'Prem Kumar', produced by Sharanga Entertainments, hit the cinemas today (August 18). In this section, we are going to review the latest release.
Prem Kumar becomes a detective with expertise in screwing up relationships and marriages after he repeatedly fails to tie the knot owing to a perceived flaw in his horoscope. A middle-aged man approaches him and his partner (Krishna Teja as Sundara Lingam) with a deal: they have to prevent the impending wedding of a rich lady named Angana. Meanwhile, Prem Kumar's love interest Nethra (Rashi Singh) has chosen a diametrically opposite field of business: she is into wedding planning. There is a mediocre film star named 'Rising Star' Roshan in the mix.
Santosh Soban was not up to the mark in 'Kalyanam Kamaneeyam' and 'Sridevi Shoban Babu' earlier this year. He was able in the Summer release 'Anni Manchi Sakunamule' but the film didn't do well at the box-office despite decent content. In the film under review, he manages to put up a decent show. Most of the time, he is let down by obsolete writing and derivative jokes.
Rashi Singh holds potential, so also Ruchitha Sadineni (the rich woman). Krishna Teja and Sudarshan are okayish, while Ashok Kumar delivers a pretty dated act.
S Anant Srikar's music would be apt for a low-stakes indie film. There are tonal inconsistencies in how the background score progresses as the story advances. Editor Garry BH should have curtailed the second half. There are portions that were intended to be deliberately madcap but ended up testing the audience's patience. Cinematographer Rampy Nandigam doesn't get to do much. There are no cinematic shots. This is more YouTube-y photography.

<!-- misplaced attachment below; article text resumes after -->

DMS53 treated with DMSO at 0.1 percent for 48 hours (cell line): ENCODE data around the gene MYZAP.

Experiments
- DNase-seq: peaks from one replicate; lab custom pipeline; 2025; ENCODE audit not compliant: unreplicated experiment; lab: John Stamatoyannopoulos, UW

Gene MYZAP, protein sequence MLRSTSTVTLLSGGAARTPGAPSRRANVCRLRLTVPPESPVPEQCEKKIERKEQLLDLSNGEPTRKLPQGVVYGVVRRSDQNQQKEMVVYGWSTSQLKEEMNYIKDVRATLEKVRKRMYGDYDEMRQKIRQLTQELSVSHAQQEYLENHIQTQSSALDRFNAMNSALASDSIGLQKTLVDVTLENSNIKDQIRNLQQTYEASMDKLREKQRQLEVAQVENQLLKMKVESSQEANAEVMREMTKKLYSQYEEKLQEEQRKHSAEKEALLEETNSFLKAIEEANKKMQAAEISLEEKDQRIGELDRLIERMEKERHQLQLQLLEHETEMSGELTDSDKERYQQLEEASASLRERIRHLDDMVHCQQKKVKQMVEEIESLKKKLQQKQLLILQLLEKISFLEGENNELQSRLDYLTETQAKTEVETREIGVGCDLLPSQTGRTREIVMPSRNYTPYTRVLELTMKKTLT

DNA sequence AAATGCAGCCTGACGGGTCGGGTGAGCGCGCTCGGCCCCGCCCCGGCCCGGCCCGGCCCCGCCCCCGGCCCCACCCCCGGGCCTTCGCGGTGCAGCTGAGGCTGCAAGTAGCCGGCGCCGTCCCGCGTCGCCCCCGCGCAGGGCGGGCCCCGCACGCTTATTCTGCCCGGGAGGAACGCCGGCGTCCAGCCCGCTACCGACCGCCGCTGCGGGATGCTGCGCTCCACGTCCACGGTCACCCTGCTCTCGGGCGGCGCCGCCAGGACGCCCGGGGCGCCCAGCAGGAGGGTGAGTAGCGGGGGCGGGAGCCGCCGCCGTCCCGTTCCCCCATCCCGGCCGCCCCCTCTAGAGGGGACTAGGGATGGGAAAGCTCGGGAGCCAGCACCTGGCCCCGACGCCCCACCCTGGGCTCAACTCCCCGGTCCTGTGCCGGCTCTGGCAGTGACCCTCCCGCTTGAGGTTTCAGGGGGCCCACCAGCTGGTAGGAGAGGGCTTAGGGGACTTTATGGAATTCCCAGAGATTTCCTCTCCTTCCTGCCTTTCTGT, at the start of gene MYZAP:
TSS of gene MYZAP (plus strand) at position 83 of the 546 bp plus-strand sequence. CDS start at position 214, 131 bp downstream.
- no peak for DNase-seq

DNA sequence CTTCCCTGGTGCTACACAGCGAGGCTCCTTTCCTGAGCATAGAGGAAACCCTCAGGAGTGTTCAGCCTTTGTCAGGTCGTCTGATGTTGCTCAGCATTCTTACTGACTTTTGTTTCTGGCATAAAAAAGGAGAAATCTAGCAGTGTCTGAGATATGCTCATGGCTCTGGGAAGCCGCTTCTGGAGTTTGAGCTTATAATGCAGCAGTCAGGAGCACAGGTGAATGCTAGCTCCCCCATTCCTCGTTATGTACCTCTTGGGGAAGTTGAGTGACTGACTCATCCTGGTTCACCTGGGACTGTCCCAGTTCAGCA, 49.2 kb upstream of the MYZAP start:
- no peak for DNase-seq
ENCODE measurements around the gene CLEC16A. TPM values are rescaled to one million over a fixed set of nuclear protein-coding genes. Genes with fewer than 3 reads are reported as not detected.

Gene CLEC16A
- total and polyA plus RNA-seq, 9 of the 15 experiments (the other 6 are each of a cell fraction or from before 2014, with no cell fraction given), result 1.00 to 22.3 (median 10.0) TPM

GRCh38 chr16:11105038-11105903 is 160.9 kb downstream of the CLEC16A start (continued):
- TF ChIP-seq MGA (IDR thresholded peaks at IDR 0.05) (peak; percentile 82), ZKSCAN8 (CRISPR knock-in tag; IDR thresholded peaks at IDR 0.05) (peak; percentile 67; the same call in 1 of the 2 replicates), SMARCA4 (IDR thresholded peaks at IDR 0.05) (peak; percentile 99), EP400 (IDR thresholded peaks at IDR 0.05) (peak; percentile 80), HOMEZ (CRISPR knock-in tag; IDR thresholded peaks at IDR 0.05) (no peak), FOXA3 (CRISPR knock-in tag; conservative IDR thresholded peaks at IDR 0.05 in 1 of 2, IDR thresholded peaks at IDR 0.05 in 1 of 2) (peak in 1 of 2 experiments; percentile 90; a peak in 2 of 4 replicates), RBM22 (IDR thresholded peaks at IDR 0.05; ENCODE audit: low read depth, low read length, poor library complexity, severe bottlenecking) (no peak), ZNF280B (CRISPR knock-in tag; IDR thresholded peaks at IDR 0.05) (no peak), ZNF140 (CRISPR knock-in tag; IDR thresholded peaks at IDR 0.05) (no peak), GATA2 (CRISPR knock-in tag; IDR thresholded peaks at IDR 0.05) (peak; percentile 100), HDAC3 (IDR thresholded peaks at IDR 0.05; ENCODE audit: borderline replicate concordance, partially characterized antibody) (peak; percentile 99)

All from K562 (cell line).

Director Abhishek Maharshi (who has written the film with Anirudh Krishnamurthy) comes from a YouTube background. He has previously ghost-written some feature films in collaboration with others. His directorial debut comes with a fairly okayish storyline (storyline, not story). But the storyline is let down by a meandering screenplay that doesn't know how to maintain the mood and raise the stakes.
Prem Kumar going through horoscope issues gives rise to a boring comedy scene involving a palmist and the former's mother. This is a done-to-death idea in our films. If the male lead is finding it hard to find a match, the blame is always put on his birth chart. After the film is done with the cliche, it proceeds to introduce many more cliches/routine elements.
Krishna Teja, who plays the male lead's friend, is seen wearing tees with allegedly youthful vibes ('69', 'Mansion House Emotion', etc). After a point, his reactions and behaviour sound repetitive and generic.
There was so much potential in the detective agency track. But the behaviour of the titular character and his business partner is littered with foolishness. In a scene that looks like a spoof involving two Seema factionists, they are seen sitting and enjoying the mess they have just created during a wedding ceremony. And they get caught precisely because they are too idiotic to run away from the venue after doing their job.
The second half is tedious, with Prem Kumar and Nethra failing to make us root for them even when they verbalize their inner feelings/emotions. In a scene involving almost all primary characters, everyone is busy going over the top. The track involving ATM security guards could have been hilarious. But the unimaginative slapstick comedy is yawn-inducing. In the hands of an able writing team, this track would have been very good. The friction between a film star and his manager was another element that was left underdeveloped.
Weak comedy, easy resolutions, contrived situations and the failure to sustain a mood are the biggest drawbacks of the film.